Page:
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Shoe impressions where Casares's body was found could have been made by the Converse shoes defendant was wearing when he was arrested on January 9, 1992. Tire impressions at the location were consistent with the Yokohama 371 tire, the two Uniroyal Tiger Paw XTM tires, and the Dunlop [324 P.3d 16] SP32J tire on defendant's van at the time he was arrested. [3]

[171 Cal.Rptr.3d 148] Defendant gave the jeans that Casares was wearing on December 22, the day before her body was found, to a cousin of one of his neighbors. He gave the sweater she was wearing on December 22 to the agent who rented out apartments in defendant's apartment complex. An identification card with a photograph of a Mexican woman and with the name Casares on it was found in a purse in a box on a shelf of the table where defendant usually worked.

On December 23, 1991, defendant had scratches on his face that were " thick" and " looked like claw-like marks." During his interrogation on January 10, 1992, defendant admitted that on December 23, his van was on the avenue next to the orange groves, he had left his shoe impressions in the orange groves, and there was a body in the groves, but he denied putting the body there.

n. Defendant's animosity toward prostitutes

In 1984, defendant told his brother, Robert Suff, that he hated prostitutes. In August 1989, the 14-year-old daughter of the property manager at defendant's apartment complex and some of her friends dressed up like " Barbies," and asked defendant to judge who was the prettiest. Defendant said that the girls who were wearing makeup looked like " goddamn prostitutes." On another occasion, defendant became agitated about four women living with a man in the apartment complex, and said the women were " whores." In 1990, when a friend of defendant's stayed at his apartment for four to six weeks, defendant talked to her about prostitutes almost every night, and he commented that they needed to be killed because they were sluts. Defendant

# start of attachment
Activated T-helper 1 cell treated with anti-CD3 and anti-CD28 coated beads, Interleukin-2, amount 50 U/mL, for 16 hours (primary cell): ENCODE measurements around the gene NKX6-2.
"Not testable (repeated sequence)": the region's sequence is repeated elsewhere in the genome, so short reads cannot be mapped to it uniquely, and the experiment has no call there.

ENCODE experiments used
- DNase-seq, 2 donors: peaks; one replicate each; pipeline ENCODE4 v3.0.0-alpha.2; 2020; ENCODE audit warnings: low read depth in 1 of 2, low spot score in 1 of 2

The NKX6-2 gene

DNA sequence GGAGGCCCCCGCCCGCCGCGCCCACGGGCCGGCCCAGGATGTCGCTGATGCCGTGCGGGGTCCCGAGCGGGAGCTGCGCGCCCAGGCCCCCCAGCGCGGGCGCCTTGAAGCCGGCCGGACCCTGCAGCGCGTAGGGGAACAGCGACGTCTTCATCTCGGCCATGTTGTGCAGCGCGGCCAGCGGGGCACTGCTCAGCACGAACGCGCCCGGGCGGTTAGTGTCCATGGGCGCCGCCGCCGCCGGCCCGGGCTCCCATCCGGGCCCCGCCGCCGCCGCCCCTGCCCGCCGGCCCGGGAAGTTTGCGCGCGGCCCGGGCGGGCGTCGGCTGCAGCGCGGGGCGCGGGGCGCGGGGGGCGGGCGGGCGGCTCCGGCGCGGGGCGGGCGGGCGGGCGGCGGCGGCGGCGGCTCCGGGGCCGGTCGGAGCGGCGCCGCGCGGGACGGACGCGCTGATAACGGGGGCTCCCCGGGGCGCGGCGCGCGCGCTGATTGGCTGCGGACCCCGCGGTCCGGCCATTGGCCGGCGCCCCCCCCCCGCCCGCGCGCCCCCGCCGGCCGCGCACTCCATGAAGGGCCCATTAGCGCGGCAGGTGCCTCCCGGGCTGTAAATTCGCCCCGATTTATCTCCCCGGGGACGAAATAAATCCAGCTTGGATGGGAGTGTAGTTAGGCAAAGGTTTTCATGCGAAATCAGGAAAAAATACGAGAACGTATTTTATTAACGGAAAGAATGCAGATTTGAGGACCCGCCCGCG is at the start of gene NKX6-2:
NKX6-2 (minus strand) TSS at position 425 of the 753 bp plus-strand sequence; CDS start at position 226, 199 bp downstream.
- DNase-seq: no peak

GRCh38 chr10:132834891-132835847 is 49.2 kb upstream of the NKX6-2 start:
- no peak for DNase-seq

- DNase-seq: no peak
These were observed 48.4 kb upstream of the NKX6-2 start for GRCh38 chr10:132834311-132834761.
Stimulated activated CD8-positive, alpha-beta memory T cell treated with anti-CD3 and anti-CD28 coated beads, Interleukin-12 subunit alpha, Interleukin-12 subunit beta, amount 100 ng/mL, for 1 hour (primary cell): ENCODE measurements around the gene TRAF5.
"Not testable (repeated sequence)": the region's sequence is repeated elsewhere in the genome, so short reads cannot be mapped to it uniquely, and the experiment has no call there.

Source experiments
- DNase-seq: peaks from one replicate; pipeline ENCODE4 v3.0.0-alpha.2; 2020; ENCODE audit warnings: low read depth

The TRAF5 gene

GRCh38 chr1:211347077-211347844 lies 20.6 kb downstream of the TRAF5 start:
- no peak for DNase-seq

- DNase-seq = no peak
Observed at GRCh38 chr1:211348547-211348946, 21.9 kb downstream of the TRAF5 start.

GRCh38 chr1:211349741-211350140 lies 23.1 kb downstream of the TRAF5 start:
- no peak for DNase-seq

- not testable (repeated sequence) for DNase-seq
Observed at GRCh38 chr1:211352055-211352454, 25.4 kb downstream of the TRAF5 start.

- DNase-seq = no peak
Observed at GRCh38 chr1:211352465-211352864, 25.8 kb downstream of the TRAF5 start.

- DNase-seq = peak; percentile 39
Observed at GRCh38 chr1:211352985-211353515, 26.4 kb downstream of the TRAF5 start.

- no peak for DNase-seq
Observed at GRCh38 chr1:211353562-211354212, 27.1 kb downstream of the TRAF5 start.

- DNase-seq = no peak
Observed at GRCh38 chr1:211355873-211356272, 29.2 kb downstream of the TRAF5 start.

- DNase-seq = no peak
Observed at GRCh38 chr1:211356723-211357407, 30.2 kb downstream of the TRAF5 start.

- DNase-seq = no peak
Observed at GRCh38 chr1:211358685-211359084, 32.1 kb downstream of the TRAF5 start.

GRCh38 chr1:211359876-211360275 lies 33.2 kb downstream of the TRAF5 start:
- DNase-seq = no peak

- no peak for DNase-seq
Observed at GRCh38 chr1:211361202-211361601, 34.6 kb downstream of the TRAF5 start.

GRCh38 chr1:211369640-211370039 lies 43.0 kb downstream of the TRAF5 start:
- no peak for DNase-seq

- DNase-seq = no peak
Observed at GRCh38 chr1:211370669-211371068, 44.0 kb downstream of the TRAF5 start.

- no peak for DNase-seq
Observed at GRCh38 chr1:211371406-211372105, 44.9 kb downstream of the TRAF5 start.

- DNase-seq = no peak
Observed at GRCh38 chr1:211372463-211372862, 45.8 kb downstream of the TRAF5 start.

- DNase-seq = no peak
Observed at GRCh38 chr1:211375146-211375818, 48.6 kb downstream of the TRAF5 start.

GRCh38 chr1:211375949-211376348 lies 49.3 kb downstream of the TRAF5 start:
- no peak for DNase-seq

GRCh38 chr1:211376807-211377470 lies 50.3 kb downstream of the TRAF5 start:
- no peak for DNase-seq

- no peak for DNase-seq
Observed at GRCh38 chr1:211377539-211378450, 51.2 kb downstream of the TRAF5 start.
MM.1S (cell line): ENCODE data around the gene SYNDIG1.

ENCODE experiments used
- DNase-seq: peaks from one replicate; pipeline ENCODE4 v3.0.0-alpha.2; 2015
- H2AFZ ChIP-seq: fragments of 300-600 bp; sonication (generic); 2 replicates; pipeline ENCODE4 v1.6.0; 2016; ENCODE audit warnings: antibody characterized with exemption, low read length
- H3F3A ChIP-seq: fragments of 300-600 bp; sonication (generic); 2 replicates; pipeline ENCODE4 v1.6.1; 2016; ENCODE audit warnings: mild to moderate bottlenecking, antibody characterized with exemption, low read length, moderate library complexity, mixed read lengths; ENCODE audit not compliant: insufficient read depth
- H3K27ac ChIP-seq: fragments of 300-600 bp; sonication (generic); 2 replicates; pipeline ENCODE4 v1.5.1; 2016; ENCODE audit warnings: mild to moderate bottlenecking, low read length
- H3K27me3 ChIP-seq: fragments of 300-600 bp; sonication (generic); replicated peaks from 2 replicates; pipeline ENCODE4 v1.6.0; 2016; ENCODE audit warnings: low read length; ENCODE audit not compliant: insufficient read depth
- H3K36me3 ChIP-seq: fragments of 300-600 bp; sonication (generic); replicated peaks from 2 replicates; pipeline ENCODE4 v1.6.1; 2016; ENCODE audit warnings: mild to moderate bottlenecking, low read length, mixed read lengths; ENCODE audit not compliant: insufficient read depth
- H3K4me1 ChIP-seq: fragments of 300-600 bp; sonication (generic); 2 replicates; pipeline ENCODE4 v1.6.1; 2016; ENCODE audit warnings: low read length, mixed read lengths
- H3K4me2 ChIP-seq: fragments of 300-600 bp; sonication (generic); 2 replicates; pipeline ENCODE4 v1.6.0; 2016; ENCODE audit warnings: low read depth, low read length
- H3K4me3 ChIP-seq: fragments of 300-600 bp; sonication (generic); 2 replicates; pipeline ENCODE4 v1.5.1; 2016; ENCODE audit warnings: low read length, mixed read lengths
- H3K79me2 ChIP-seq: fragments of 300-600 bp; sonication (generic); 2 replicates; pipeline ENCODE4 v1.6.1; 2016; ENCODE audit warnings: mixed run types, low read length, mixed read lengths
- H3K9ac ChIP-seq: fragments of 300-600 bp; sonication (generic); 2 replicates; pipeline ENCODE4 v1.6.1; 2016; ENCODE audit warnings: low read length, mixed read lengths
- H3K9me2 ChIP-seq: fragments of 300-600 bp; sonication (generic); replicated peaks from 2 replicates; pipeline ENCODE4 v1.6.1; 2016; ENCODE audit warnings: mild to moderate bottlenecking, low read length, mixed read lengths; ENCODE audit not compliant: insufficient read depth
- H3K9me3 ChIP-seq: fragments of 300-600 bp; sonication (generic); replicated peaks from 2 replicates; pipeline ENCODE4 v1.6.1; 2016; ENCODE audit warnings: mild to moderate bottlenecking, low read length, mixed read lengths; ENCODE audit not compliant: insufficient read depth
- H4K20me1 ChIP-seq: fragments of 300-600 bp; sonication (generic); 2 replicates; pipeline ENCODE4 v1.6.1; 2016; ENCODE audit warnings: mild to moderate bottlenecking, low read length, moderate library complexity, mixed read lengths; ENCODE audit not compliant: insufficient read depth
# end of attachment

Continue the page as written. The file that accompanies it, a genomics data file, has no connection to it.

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raised the subject of the ongoing prostitute killings five or six times with James Dees, a correctional officer, who came to the Riverside County supply warehouse to pick up supplies. In December 1991, defendant told Dees that he thought the person who was killing prostitutes was " going to clean the place up."

2. Defense case

Defendant impeached prosecution witnesses and presented evidence to rebut various aspects of the prosecution's case. He also presented two experts who challenged the probative value of the DNA evidence.

Defendant impeached various witnesses with prior convictions and inconsistencies or omissions in their statements or in their recollections. For example, in 1989, Jetmore told a detective that her assailant's belt buckle was silver, and in 1992, she told a detective it was gold colored; in 1991, the manager of the McDonald's said he could not remember the man who was with Whitecloud the evening Hammond disappeared, but he identified defendant at trial; in 1992, Whitecloud said she " tumbled out" of the van and landed on her feet, not that she fell on her stomach; and defendant's brother, Robert Suff, who testified for the prosecution, had been convicted of a misdemeanor and three felonies.

Defendant presented evidence related to a wide variety of other points. For example, his evidence reflected that on December 19, 1990, defendant's timecard reflected that he worked from 7:00 a.m. to 4:30 p.m., hours that would have made it [171 Cal.Rptr.3d 149] difficult for him to [324 P.3d 17] have encountered Sternfeld, who was last seen around 2:00 p.m. that day; on July 2, 1990, the last time Latham's boyfriend saw her, she was entering a black Nissan Maxima; on August 15, 1991, the day Hammond disappeared, she was seen being picked up around midnight by a man in a blue pickup truck; on December 23, 1991, the day Casares's body was found, a waitress saw her get into a light blue truck with two young men at about 9:00 a.m. on University Avenue in Riverside; on December 23, 1991, defendant was home when Cheryl Suff woke up at 9:00 a.m. or 10:00 a.m., and she recalled telling a detective that she thought she had defendant's van that day, but that she was not certain she had it; defendant was nice to prostitutes, although he did not like prostitutes who " were chasing drugs 24 hours a day" ; and defendant's brother, who testified that defendant had told him at Bonnie Ashley's house that he hated prostitutes, may not have ever been at Ashley's house.

With respect to the physical evidence, defendant elicited testimony from a prosecution expert that sisal fibers in general are very similar, and that if another sisal rope were purchased, the expert probably would not be able to

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distinguish its sisal fibers from the fibers at issue. In addition, testing to determine the PGM type of semen found on vaginal swabs from the bodies of Ferguson, Puckett, Hammond, and McDonald revealed PGM types that were consistent with these victims' respective PGM types, and not consistent with defendant's PGM type, but based on the low to moderate levels of sperm that were present in the swabs, it was ...